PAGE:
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Last Friday, architect Friedrich St. Florian, a short, gray, and very serious man, stood in a studio at Atlantic Video downtown, gazing intently over his scale model of the Mall as a small camera flew over and around it. The studio’s seamless walls had been turned teal to simulate the sky; technicians were adjusting the steep sunlight on the model, trying to conjure a bright summer morning. Outside, however, it was cloudy and damp—which seemed to suit St. Florian’s mood.

The Austrian-born architect was back in town from Providence, R.I., for two weeks to unveil his second proposal for the World War II Memorial on the Mall—with a new PR assault. He was with his patron, F. Haydn Williams of the American Battle Monuments Commission (ABMC), another somber fellow on a quasi-religious mission to build the memorial while surviving

veterans are still around. “A thousand of them die every day,” Williams said.

Both men are preparing for a reprise of last year’s nasty fight over the memorial. St. Florian’s original proposal, planned for a seven-acre site surrounding the Rainbow Pool next to 17th Street NW, proved a resounding failure, even though the scheme had won a star-studded design competition. He and the ABMC had wanted to build grandiose, 40-foot-high berms and gigantic colonnades on the north and south sides of the Mall’s hallowed open grounds. Sen. Robert Kerrey (D-Neb.), among others, heckled the idea mercilessly, hastening its demise. Both the Commission of Fine Arts and the National Capital Planning Commission rejected St. Florian’s design and sent him back to the drawing board.

The chastened architect, tentative as a spooked cat, explained his design, which is a radical reduction of the first: It is much more simple and picturesque, consisting of an elliptical plaza marked by simple ceremonial arches on the north and south. Gone are all the heavy symbolism and narrative bric-a-brac that imperiled St. Florian’s original scheme.

It seems St. Florian has also renovated his hard-fought convictions about the design. There was no love lost in deleting the big mounds and columns, he said: “I feel very good about it. In many ways, I think the new design is superior. It’s much closer to what I think a memorial should be.” The previous version, he intoned, was too literal, too crowd-pleasing. He thought this design was more appropriately “enigmatic.”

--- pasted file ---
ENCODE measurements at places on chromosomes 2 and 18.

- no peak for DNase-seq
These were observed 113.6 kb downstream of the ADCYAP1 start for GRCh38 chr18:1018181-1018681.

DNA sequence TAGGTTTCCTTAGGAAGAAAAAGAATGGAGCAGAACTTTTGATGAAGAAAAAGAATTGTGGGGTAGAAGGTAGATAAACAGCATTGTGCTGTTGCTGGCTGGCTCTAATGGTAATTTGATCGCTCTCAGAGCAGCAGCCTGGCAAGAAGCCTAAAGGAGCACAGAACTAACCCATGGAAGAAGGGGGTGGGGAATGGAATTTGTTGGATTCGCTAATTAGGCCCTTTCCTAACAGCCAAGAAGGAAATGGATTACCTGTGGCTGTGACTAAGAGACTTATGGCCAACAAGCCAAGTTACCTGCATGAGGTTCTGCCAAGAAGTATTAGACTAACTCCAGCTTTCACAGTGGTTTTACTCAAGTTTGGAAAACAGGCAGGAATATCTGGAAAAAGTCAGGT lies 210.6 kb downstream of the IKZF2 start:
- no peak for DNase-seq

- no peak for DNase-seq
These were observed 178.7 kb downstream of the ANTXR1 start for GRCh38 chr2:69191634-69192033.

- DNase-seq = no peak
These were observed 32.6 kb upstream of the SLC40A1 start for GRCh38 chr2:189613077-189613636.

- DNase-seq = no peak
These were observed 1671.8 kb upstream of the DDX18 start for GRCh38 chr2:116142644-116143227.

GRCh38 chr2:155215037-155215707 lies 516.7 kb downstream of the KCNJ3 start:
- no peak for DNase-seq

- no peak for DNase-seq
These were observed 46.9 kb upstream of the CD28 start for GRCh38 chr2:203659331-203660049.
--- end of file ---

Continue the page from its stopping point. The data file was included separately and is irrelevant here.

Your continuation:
“Huh? What’s that?” asked Williams, knitting together his bushy brows.

“I mean powerful, but transparent,” St. Florian replied.

“Oh, yes,” Williams acknowledged, and went back to worrying over the model.—Bradford McKee

Margin Crossing

It’s hard to shop a gay play around to D.C. theaters. Two local gay playwrights, however, have found a home with Emerald City Productions, which opens its In the Life Series gay theater festival this week. Steve Langley, a professional singer-songwriter, wrote the one-act Gone Fishin’ as part of a trilogy of African-American gay plays, Never Letting Go. The story involves a man stricken with grief and rage who rips apart the tangle of lies surrounding his former lover’s AIDS-related death. Paul Donnelly, who helps organize the Source Theatre’s educational programs, originally came up with his Oyster Stuffing—about a pair of sisters battling their mother and her lesbian lover on Thanksgiving day—for a festival celebrating motherhood in 1992.

Langley has had readings before, but Gone Fishin’ is his first professionally mounted production. Donnelly’s work has played in venues around the city, including the Church Street Theater, where Emerald City’s festival runs for three weeks.

Donnelly’s work dwells on homosexuality and AIDS, which is difficult material for many local theaters to take. But he’s not begging for indulgences or changing his tune to suit audiences. “The subject chooses me,” he explains. “A character moves into my head and won’t move out until I write their story.”

Both playwrights credit Emerald City artistic director Terry Sidney for his willingness to nurture gay-themed theater in Washington—through its festival, and also through the workshops and readings it presents year-round. “Other theaters may do gay plays, but they’re not gonna do but one every season or one every other season,” says Langley. “A nongay theater is not necessarily gonna take a chance on an unproduced playwright….And when something is very overtly sexual in nature, the question is: ‘Will Woolly Mammoth do it?’ Maybe it will, but will some of the larger theaters do it?’”—Roberto Aguirre-Sacasa

Gone Fishin’ and Oyster Stuffing—along with Julia Willis’ Going Up and Sidney Morris’ The Wind Beneath My Wings—are part of Emerald City’s In The Life Series and run May 14th to June 7 at the Church Street Theater. For tickets and information, please call (202) 265-3748.